   Quaternion is used in Ogre to describe vector rotation
    Can be used to define the orientation of the robot
Ogre::Quaternion faceQuat = mCharacterNode->getOrientation();
// returns a quaternion describing how much of a rotational
// offset the character has acquired from the direction it
// started facing. For robot.mesh, it is UNIT_X
Vector3 faceVec = faceQuat * Vector3::UNIT_X;
             // means geometrical multiplication
            y                            axis of rotation (0,1,0)
                                                                    angle of rotation
                               yaw(Degree(270))                     270o
                          x
            z

Originally the robot is at (0,0,0) and   faceQuat = (cos(270o/2),0,1/2,0)
facing Unit_X, i.e. (1,0,0)              faceVec = (0,0,1) =           21
                                              faceQuat * Unit_X
Quaternion (cont)
    Alternatively, if we have the direction to be rotated, we can get the
     required quaternion to facilitate the rotation
    Vector3 src(Vector3::UNIT_X); //src is set to (1, 0, 0)
    Ogre::Quaternion quat = src.getRotationTo(Vector3(0,1,0)) ;
           //Get the quaternion for rotating src to (0, 1, 0)
    mCharacterNode->rotate(quat);
                   y
                                                                            
                                                                            A      = 90o

                                     x
               z                                                                     
                                                                                     B

                                                                     (i ,j, k = 0,0,1)
Originally the robot is at (0,0,0) and
                                               quat = (cos(90o/2), 0, 0, 1/2)
facing Unit_X, i.e. (1,0,0)
                                               face Vector = (0, 1, 0)
      Department of                                                                22
      ELECTRONIC AND INFORMATION ENGINEERING
      5. Animation by Dr Daniel Lun
 Third Step: Update the Walking
 Parameters (cont)
    Recall faceVec is the vector the robot is currently facing
Ogre::Quaternion faceQuat = mCharacterNode->getOrientation();
Vector3 faceVec = faceQuat * Vector3::UNIT_X;

    And the parameter mDirection keeps a vector that shows the
     direction the robot should go
    So we can rotate the robot to make it facing its destination
Ogre::Quaternion quat = faceVec.getRotationTo
                         (mDirection * Vector3(1, 0, 1));
                         //Only x and z axes data are useful
                         //y is masked to 0
mCharacterNode->rotate(quat);
    Using Quaternion saves our effort in trigonometric calculation

      Department of                                                   23
      ELECTRONIC AND INFORMATION ENGINEERING
      5. Animation by Dr Daniel Lun
Third Step: Precaution
   A “divide by zero” error will result if we rotate the robot
    by 180o
   Should detect this situation and use yaw() instead
if ((1.0f + faceVec.dotProduct(mDirection)) < 0.0001f)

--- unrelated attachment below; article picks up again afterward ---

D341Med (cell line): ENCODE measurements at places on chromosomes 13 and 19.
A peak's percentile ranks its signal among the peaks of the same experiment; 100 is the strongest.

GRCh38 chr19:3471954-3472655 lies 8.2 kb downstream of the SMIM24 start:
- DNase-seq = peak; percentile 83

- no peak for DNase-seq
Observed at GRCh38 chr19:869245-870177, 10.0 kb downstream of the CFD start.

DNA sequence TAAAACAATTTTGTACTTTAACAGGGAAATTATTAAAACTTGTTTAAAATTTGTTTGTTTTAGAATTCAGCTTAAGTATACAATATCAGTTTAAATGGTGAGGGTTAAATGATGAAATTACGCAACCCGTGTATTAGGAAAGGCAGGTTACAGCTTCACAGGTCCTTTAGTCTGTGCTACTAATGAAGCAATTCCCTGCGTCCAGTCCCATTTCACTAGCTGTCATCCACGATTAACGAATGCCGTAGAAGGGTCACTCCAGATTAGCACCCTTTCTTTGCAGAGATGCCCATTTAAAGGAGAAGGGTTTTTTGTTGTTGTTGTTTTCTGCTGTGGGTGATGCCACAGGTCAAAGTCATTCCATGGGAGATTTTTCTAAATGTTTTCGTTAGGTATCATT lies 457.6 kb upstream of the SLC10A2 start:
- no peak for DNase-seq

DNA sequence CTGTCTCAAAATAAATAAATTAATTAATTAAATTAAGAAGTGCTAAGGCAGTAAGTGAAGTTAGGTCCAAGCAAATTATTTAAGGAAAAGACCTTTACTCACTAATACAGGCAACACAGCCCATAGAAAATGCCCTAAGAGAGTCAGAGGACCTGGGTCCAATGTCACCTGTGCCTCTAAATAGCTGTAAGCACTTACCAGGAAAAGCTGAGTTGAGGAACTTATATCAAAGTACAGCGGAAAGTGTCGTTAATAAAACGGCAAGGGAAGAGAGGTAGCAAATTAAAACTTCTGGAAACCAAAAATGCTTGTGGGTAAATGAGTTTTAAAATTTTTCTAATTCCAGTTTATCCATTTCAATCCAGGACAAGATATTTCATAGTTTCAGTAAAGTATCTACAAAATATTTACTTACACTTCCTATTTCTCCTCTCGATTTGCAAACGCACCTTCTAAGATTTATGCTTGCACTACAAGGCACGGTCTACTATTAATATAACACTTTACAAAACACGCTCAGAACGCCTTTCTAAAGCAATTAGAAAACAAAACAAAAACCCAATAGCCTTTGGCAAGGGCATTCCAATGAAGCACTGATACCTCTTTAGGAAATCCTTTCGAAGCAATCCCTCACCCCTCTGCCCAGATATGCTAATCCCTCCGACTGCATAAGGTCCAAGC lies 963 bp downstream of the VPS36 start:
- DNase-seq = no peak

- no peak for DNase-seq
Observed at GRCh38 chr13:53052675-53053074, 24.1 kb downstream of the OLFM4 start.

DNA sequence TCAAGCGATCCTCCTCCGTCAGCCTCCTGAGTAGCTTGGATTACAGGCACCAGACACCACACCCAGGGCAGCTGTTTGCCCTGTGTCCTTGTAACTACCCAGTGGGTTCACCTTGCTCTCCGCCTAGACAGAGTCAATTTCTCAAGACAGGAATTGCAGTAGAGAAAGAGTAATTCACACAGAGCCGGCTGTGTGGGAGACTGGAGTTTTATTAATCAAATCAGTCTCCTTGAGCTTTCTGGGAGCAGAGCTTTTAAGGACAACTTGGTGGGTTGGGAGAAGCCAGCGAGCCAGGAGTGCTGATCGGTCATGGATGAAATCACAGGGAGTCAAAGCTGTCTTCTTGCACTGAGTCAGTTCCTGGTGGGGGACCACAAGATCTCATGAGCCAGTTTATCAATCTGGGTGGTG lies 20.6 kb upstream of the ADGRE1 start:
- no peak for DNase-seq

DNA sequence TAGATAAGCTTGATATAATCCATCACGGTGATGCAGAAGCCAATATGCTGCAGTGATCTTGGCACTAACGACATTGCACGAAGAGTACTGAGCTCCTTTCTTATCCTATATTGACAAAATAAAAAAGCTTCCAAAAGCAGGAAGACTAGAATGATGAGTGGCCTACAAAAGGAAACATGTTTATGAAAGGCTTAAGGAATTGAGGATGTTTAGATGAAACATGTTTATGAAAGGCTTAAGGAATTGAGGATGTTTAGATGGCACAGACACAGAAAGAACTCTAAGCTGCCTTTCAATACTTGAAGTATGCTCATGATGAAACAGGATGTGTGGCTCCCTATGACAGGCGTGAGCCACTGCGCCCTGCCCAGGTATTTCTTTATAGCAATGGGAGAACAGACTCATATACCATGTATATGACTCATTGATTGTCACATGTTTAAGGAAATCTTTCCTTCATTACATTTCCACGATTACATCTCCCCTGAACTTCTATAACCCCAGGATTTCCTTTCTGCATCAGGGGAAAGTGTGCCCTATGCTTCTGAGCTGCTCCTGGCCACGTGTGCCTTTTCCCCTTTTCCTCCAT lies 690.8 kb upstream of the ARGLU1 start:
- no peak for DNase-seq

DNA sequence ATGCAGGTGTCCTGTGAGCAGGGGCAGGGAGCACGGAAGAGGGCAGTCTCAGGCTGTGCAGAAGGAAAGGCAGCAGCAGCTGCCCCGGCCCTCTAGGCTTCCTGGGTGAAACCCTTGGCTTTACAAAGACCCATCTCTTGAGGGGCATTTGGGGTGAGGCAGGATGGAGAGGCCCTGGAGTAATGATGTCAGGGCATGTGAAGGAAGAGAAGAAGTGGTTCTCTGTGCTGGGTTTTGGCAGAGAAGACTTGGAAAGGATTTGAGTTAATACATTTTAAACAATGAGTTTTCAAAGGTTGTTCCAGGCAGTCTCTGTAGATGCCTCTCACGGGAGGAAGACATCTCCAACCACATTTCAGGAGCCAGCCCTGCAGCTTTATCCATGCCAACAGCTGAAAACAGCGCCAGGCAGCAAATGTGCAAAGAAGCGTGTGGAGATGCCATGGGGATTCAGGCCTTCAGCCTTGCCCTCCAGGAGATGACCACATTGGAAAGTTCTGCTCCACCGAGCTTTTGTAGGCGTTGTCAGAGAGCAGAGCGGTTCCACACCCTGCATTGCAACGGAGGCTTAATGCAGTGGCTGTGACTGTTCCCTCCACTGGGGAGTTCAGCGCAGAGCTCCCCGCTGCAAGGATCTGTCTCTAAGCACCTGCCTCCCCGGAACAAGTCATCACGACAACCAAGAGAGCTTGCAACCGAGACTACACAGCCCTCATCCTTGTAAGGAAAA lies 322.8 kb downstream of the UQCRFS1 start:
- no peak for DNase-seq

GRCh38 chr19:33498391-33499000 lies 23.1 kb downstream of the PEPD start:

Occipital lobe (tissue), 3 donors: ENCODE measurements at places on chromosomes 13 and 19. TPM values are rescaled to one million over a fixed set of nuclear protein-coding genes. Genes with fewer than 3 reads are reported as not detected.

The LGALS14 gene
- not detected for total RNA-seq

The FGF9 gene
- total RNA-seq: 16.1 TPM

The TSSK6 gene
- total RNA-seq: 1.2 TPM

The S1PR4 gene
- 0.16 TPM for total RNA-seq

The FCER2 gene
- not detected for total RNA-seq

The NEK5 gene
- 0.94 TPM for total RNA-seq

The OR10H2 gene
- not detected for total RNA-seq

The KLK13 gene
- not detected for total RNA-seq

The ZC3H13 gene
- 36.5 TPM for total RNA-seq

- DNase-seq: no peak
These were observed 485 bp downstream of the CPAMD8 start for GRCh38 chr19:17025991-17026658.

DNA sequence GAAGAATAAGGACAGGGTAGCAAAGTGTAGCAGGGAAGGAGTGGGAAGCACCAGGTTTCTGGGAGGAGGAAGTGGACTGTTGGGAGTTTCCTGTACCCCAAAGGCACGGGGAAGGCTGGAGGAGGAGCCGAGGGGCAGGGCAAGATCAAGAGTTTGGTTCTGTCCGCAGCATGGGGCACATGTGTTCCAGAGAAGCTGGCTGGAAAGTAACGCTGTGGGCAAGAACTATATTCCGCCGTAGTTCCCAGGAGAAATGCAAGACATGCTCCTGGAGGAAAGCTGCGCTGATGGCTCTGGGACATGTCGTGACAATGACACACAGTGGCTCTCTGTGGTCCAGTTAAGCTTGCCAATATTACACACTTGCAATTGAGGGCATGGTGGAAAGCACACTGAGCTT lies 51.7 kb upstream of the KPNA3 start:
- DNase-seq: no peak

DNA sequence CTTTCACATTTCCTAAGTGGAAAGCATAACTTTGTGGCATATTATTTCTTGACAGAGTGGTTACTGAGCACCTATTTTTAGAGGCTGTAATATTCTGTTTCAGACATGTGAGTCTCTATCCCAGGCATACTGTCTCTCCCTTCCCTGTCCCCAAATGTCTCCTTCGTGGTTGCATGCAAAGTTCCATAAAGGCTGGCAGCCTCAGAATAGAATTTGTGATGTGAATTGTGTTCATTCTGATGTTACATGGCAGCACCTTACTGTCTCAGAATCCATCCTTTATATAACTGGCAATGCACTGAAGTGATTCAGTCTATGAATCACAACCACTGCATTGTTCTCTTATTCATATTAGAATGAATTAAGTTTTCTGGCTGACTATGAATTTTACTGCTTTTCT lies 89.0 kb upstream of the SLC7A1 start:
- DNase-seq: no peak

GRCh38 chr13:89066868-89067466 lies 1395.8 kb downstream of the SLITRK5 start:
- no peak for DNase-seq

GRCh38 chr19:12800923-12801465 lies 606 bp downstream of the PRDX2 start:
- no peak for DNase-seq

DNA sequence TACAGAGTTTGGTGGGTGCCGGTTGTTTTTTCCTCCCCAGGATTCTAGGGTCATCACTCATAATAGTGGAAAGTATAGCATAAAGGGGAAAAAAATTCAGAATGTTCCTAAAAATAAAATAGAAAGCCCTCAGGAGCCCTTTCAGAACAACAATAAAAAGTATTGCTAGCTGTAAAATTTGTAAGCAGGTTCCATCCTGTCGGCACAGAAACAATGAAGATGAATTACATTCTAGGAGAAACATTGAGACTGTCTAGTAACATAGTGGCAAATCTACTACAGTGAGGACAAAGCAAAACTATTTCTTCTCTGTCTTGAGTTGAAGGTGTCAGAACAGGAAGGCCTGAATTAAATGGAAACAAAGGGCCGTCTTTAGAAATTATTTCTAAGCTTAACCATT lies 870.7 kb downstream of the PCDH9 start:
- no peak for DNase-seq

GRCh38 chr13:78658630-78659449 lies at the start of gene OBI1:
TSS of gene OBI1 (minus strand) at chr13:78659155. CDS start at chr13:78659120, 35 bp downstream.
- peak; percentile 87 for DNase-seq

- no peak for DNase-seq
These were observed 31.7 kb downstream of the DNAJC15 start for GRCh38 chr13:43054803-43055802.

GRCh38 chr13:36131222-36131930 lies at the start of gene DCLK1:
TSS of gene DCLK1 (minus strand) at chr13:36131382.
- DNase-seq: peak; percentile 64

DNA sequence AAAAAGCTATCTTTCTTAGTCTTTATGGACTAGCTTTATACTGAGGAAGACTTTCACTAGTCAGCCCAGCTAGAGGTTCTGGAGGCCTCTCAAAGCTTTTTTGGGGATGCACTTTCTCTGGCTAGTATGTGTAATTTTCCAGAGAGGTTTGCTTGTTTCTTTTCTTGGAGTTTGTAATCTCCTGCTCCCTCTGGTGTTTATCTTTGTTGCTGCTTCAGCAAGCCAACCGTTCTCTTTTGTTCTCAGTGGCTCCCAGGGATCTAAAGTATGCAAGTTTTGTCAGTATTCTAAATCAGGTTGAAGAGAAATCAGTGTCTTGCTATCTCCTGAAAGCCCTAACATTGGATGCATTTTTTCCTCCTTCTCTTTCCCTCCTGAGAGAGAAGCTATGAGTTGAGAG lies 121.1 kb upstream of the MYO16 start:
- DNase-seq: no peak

mCharacterNode->yaw(Degree(180));
       //If the dot product of the current face vector and
       //   the desired direction is -1, yaw the robot 180o
else
{
   Ogre::Quaternion quat = faceVec.getRotationTo
                      (mDirection * Vector3(1, 0, 1));
   mCharacterNode->rotate(quat);
}
     Department of                                                24
     ELECTRONIC AND INFORMATION ENGINEERING
     5. Animation by Dr Daniel Lun
Step-by-step …

 Initialization
                                                 Update
                                                 screen
 0. Define member variables
 1. Create entity and
    scene node
                                          Screen Update
 2a. Define animation state
                                          2b. Update the animation state
                                          3. Update the walking parameters
                                          4. Translate the scene nodes
                                          5. Start ray trace query
                                              (Walk on the ground)


                                                 Finish
                                                 update
                                                 screen
 Department of
 ELECTRONIC AND INFORMATION ENGINEERING
 5. Animation by Dr Daniel Lun
Fourth Step: Let the Robot
Translate
   The Walk animation is in-place, we need to translate the
    scene node the robot attached to make it move
   First estimate the distance between the destination and
    the current position
mDistance = mDirection.normalise();
//compute the norm from the vector mDirection
//At the same time, mDirection is converted to a unit vector

   Then use a parameter                      mDirection
    mWalkSpeed (assume it has
    been declared) to record the
    desired speed of movement,
                                                             mDistance
    e.g. mWalkSpeed = 3.5f;
     Department of
     ELECTRONIC AND INFORMATION ENGINEERING
                                              mDestination               26

     5. Animation by Dr Daniel Lun
Fourth Step: Let the Robot
Translate (cont)
   Assume the robot is translated every time the scene is
    updated
   The walking speed needs to be synchronized with the
    screen update rate
       We don’t want the robot to walk fast in a fast computer and slow